*Michael Jackson’s estate has scored a legal victory in the lawsuit over HBO’s “Leaving Neverland” documentary. On Monday, an appeals court granted a win that will allow an arbitrator to decide the fate of the case.
The decision comes over a year after HBO lost in its attempt to have the $100 million lawsuit not sent to arbitration.
Here’s a recap of the case per Billboard:
… the estate claims that the network violated a decades-old non-disparagement deal by producing Leaving Neverland after a federal appellate court on Monday found that contract’s arbitration provision is still valid even 28 years later.
Optimum Productions and the two co-executors of the Jackson estate in February 2019 sued HBO in an effort to compel arbitration. They claim the network agreed not to besmirch Jackson in a deal for a 1992 concert film — a deal that contained an arbitration provision.
HBO described the filing as a “poorly disguised and legally barred posthumous defamation claim” and filed a motion to dismiss the complaint. A judge sided with the estate, sending the matter to arbitration, which HBO subsequently appealed. On Monday, the 9th Circuit U.S. Court of Appeals upheld the decision of the lower court.
“An arbitration clause can still bind the parties, even if the parties fully performed the contract years ago,” wrote the trio of judges, reaffirming a lower court decision of September 2019.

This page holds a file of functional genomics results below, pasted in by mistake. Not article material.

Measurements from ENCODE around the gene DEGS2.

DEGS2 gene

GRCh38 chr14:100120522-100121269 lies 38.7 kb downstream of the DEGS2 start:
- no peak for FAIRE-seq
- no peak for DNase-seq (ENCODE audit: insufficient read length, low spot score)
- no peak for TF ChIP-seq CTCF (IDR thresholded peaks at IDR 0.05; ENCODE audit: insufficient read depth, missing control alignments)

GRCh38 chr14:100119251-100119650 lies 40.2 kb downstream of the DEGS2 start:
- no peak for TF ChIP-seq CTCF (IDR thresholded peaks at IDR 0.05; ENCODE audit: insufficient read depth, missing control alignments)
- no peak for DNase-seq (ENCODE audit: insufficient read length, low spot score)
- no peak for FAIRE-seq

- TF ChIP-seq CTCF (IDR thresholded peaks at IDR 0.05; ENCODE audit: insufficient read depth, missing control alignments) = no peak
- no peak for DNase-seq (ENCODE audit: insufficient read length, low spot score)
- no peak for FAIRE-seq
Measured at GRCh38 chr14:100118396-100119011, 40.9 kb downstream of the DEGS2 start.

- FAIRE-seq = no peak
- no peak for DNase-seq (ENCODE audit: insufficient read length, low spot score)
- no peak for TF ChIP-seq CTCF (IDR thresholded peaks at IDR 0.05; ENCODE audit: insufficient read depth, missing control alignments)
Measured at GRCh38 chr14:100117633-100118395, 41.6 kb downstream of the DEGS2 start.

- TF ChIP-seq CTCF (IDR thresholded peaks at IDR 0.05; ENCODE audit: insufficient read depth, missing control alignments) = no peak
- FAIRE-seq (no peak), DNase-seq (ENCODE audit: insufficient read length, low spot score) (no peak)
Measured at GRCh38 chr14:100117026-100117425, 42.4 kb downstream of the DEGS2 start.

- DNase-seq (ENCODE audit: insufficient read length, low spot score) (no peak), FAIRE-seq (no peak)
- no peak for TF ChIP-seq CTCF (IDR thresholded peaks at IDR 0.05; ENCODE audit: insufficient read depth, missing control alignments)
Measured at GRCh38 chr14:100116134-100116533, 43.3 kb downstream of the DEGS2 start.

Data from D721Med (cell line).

As Variety reports, the late singer’s estate sued HBO for $100 million for producing the “Leaving Neverland” documentary, which focuses on allegations that Jackson had sexually abused young boys.
In the doc, two men, James Safechuck and Wade Robson, detail the sexual abuse they allegedly endured by Jackson over the course of several years when they were young children. In a lawsuit, Jackson’s estate argued that by airing the 4-hour documentary, HBO violated a non-disparagement agreement from a 1992 concert film from the late singer’s “Dangerous” tour.
On Monday, the three-judge panel of the 9Th Circuit Court of Appeal said the suit could be “frivolous,” as HBO claims — but they will let the arbitrator decide.
“The contract contained a broad arbitration clause that covers claims that HBO disparaged Jackson in violation of ongoing confidentiality obligations,” the panel ruled. “We may only identify whether the parties agreed to arbitrate such claims; it is for the arbitrator to decide whether those claims are meritorious.”
Jackson’s attorneys praised Monday’s ruling.
“An arbitration clause can still bind the parties, even if the parties fully performed the contract years ago,” the panel added. “The trial judge and now the Ninth Circuit Court of Appeals have unanimously rejected HBO’s arguments” they said. “In the court’s own words, HBO ‘agreed that it would not make any disparaging remarks concerning Jackson.’ It’s time for HBO to answer for its violation of its obligations to Michael Jackson.”